Alexis Sanchez cut through the cool spring light of Wembley, a red blur headed straight for the ball. The ball, like it wants to do, looped up unpredictably and hit Alexis in the hand. Punched and now tamed, Alexis took control of the ball with a touch, and drove straight at goal.
The noise of the stadium grew dim, the players around him grew dark and fuzzy. He didn’t even see Ramsey standing offside between him, the ball, and the goal. He probably didn’t even see Courtoise, the giant Chelsea keeper, standing between him and the goal. All he saw was the net rippling. It was the perfect goal to end a career season at Arsenal.
It was also the perfect goal to capture Alexis Sanchez’ time at Arsenal. From the moment he first set foot on the pitch in an Arsenal shirt he has shown this preternatural ability to focus in that final predatory moment before scoring.
His first goal, he literally stole off the foot of Jack Wilshere. Özil played in a one-two with Jack but Alexis, full tunnel vision going, saw nothing but the ball and the rippling net, and nipped in ahead of Wilshere and finished. Everyone in the stands and on the field seemed shocked for a moment, “does that count? Can a player really do that?” Both questions that we asked for his first goal and again for what looks to be his last.
Alexis cut a petulant figure this winter. Often seeming to be at war with his teammates, he sulked and pondered on the pitch while Arsenal struggled. After the 5-0 win over Southampton in the FA Cup, Arsenal lost seven of their next ten matches, including a combined 10-2 destruction at the hands of Bayern Munich.
This was Alexis’ nadir. These were the matches where he would often be seen stooping on the pitch, hand on his chin, staring at a piece of grass and contemplating his future. And right in the middle of this low ebb, with reports circulating that there were problems in the dressing room, Wenger tried to drop Alexis. Wenger tried to punish Alexis and dropped him from the starting lineup only to tuck tail and bring him on at half time in a 3-1 loss to Liverpool.
It was Arsenal’s defense which failed. Arsenal allowed 26 goals in those ten matches. Alexis scored five for Arsenal and added an additional two assists but his offensive contributions were like throwing pebbles at a mountain.
In a panic, Wenger changed the system. He switched the back four to a back five, added an additional center back, and despite conceding just as many shots and big chances, conceded just seven goals in the last ten games of the season. Alexis scored eight goals to close the season out, including a run of six goals in the final five games of the season.
There’s a funny thing that Wenger likes to say. It’s about how a manager can get praise for changing his tactics at half time and yet no one mentions how that same manager got his tactics wrong from the start. The same applies in this case of Arsenal and their newfound “defensive rigidity”. If Wenger gets the praise for changing the system, we should also wonder exactly why it took him so long to make this change.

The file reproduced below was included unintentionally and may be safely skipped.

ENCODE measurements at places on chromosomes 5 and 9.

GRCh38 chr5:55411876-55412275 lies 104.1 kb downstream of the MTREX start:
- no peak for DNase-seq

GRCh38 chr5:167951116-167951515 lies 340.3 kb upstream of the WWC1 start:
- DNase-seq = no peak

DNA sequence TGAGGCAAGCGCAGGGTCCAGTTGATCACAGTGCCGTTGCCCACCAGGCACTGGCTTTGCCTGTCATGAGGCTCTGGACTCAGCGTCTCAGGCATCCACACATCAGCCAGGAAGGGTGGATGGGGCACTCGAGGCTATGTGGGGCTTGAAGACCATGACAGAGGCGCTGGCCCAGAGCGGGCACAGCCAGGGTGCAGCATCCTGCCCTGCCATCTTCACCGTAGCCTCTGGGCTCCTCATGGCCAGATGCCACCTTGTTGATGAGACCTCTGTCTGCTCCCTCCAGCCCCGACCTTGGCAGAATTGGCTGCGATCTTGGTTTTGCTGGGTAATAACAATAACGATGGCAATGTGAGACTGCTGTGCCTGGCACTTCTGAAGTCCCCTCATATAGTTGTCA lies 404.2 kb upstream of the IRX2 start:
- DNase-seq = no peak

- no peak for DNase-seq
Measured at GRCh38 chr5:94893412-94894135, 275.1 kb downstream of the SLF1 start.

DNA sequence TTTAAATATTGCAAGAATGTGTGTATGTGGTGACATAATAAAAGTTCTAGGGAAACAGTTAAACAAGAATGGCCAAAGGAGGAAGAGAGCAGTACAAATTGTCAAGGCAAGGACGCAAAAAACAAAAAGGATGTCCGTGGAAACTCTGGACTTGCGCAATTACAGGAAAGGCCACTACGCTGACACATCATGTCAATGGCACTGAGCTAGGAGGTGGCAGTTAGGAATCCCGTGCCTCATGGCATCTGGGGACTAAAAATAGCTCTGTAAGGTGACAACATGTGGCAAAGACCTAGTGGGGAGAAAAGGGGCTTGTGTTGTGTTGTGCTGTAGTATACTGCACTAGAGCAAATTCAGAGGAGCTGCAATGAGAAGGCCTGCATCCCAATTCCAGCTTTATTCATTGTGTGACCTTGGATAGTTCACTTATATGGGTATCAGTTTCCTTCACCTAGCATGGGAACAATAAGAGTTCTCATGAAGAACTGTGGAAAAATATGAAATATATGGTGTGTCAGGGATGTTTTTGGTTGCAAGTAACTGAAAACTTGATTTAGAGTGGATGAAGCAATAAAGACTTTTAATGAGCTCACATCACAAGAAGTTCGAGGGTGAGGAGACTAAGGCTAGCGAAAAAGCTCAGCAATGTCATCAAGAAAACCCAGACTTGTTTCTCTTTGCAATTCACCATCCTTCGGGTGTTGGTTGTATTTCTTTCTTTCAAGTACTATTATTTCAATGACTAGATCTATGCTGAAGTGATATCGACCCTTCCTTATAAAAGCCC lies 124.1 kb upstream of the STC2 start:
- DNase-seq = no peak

The answer is that I don’t give Wenger praise for this change. It wasn’t brilliant planning. It was luck born of desperation. Wenger gets credit for putting aside his ego, finally, and making a change which literally forced his team to stop being so suicidal in attack. But he lucked into this system, just like he lucked into the midfield partnership with Coquelin and Cazorla which was so effective two years ago.
And Alexis knows this. Alexis is used to playing for managers like Pep Guardiola and Jorge Sampaoli (who is a student of the legendary organizer Marcelo Bielsa). Alexis knows that with better organization, coaching, and management, you can take a small team of underdogs – like Chile – and win it all. Or that at the very least you need a baseline of management that Arsenal didn’t even seem to come close to approaching these last two seasons.
Alexis saw the title go to Leicester last season, who did what Chile has done in the Copas America for the last two years. Alexis saw Chelsea play solid football this season. And Alexis saw up close and personal what an organized and focused team like Bayern Munich can do to a team that is trying to play jazz football. Alexis is able to focus, to shut out all the distractions, and to get the job done, and he needs the same from his teammates and manager.
So, it’s no surprise that Alexis cut a despondent figure this winter and is off to a new team this summer. London is too flat for this Chilean. He needs to do some mountain running with his dogs in Bavaria.
And when the story of Alexis Sanchez is told, it will have the same undertones as the Fabregas story and the van Persie story; that yet again Arsenal had a special talent which they wasted. It won’t be long before special talent starts saying no to even coming to Arsenal.